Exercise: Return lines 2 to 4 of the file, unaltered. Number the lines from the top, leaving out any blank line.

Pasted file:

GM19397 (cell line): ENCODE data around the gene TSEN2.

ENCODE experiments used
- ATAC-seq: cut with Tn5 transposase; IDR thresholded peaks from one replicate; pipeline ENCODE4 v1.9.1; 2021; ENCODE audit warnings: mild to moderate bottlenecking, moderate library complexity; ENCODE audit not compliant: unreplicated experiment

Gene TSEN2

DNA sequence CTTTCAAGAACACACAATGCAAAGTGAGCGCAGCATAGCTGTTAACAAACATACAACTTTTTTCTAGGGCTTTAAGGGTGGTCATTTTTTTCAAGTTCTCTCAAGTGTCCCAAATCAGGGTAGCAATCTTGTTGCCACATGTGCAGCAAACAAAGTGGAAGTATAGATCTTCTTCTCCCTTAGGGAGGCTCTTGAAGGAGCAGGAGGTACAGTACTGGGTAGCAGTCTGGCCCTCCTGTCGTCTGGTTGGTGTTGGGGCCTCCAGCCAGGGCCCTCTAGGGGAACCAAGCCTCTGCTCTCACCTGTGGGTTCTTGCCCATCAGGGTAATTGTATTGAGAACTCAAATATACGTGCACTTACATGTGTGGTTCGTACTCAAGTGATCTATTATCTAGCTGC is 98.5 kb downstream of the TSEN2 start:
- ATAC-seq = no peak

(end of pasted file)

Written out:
ENCODE experiments used
- ATAC-seq: cut with Tn5 transposase; IDR thresholded peaks from one replicate; pipeline ENCODE4 v1.9.1; 2021; ENCODE audit warnings: mild to moderate bottlenecking, moderate library complexity; ENCODE audit not compliant: unreplicated experiment

Gene TSEN2